Which, of course, was the whole point of the idea from its very first airing in Steve Sailer’s column.
Among those unhappy with Brownstein’s rigorously reported story were, predictably, the white nationalists at VDARE, who are not only still on board with the “whites-only” strategy, but are upset that now that the theory has taken off, Sailer is no longer getting credit for it. John Derbyshire, the VDARE columnist fired by The National Review after he wrote one too many racist screed, comes to the defense of Sailer and his strategy against Brownstein’s logic:
The wonkery here is, as you can see, very deep. For VDARE.com readers it is also deeply frustrating.
The central point of discussion here, the desirability of the GOP increasing its appeal to white voters, is the Sailer Strategy, which we have been airing, with full supporting numerical analyses, since the 2000 election.
We know that a prophet is without honor in his own country. But surely an occasional linked reference wouldn’t hurt?
Derbyshire then laments that the Sailer Strategy would be easier to implement if whites were not “too intensely engaged in their Cold Civil War—too much wrapped up in the pleasures of hating other whites—to unite as a tribe.” But he echoes other commentators in suggesting that it could be done if Republicans embraced a message of economic populism:
Note that, contra Ronald Brownstein’s title, there are some conceivable circumstances in which Republicans could win with whites alone.
Whites were 72 percent of the electorate in 2012. On current demographic trends, that number will decline at roughly two percent per 4-year cycle. That gives us ten or a dozen cycles in which whites are a majority of the electorate—well past mid-century.
If whites were to vote for white GOP presidential candidates as tribally as blacks vote for a black Democrat, with no additional votes from minorities at all, the presidency would be decided by the white vote alone in all but the last of those cycles.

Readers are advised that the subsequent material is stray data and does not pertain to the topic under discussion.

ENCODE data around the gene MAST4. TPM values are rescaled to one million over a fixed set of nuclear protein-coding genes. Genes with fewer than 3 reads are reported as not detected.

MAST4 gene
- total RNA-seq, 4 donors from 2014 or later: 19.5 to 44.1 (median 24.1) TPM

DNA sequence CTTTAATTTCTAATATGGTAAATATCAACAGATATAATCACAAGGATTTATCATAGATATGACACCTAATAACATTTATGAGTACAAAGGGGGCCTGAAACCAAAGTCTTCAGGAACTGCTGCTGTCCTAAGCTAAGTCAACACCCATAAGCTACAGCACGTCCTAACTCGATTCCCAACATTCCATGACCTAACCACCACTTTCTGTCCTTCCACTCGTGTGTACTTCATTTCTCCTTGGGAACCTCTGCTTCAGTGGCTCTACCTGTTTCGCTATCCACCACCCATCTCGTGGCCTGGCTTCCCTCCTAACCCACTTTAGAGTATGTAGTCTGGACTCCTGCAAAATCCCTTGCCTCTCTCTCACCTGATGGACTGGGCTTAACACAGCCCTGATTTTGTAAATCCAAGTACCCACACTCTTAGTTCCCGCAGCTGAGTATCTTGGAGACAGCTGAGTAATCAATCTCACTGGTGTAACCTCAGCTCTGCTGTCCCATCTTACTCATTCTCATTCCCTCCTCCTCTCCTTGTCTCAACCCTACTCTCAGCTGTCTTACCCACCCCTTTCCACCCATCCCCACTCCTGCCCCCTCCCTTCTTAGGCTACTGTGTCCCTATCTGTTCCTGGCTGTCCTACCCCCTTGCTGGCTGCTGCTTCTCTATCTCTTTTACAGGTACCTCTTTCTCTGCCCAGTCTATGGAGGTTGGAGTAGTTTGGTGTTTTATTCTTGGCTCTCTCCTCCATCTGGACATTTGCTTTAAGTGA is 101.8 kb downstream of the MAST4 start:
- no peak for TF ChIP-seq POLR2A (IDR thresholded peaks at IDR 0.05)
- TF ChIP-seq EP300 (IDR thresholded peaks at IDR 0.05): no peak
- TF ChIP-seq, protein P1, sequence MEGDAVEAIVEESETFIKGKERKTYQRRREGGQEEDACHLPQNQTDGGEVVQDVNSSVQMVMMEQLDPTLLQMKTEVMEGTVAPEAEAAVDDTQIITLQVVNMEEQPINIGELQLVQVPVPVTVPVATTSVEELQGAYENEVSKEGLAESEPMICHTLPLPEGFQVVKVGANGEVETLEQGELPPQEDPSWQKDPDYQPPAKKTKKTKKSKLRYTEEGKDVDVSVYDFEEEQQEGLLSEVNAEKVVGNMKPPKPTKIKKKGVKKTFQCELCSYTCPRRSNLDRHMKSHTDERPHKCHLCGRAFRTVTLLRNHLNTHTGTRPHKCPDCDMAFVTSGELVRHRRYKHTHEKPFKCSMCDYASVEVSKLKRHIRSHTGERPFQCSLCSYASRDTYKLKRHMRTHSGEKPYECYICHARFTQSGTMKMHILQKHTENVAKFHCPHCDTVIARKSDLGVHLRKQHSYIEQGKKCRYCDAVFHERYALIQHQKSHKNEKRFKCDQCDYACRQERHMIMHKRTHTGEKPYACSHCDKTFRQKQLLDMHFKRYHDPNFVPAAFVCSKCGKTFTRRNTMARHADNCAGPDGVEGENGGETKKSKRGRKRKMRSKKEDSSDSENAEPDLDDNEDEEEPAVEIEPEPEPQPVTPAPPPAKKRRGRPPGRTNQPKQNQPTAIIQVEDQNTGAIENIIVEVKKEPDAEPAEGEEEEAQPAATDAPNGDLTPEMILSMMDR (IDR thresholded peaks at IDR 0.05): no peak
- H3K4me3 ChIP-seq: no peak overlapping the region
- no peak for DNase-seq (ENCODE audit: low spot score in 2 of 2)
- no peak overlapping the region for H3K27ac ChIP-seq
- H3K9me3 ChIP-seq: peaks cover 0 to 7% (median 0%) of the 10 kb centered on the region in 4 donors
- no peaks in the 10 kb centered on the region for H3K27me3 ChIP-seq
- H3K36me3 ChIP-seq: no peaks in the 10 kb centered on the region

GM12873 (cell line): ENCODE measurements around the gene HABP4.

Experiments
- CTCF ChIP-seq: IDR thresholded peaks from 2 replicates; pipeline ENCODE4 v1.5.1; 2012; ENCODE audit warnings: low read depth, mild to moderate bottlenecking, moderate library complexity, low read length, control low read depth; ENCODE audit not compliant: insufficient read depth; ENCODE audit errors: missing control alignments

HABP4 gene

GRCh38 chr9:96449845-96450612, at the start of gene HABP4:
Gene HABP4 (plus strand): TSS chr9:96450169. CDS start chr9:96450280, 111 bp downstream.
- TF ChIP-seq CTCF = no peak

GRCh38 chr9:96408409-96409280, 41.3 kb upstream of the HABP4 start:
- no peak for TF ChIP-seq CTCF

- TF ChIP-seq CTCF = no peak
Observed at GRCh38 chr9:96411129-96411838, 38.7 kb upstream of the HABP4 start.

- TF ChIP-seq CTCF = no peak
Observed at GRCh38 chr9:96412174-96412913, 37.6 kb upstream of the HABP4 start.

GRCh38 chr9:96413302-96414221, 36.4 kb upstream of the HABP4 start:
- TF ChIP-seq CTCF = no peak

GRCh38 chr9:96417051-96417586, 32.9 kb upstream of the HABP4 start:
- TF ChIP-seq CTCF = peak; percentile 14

Even if whites nationwide just voted as tribally as white Mississippians did last November (89 percent for Romney), all but the last three of those cycles would be a lock.
Well, conceivable, perhaps, but neither thing will happen. Whites are too intensely engaged in their Cold Civil War—too much wrapped up in the pleasures of hating other whites—to unite as a tribe.
What could happen, what we should wish to happen, is a turn on the part of the GOP to economic populism, as recommended by Sean Trende, and more recently by my VDARE.com colleague James Kirkpatrick in his article on Colorado:
Rather than serving as corporate lobbyists for the ultra-rich, the GOP should wage war on big money in politics and embrace a populist strategy against bankers, cheap labor, and offshoring.
A well-pitched populist appeal from an attractive candidate could reach parts that the current corporatist, big-donor-whipped GOP is not reaching. The fundamental issues are not hard to get across.
We don't agree with John Derbyshire on a lot, but we do agree with him on one thing: Republican proponents of the Sailer Strategy should give credit where credit's due.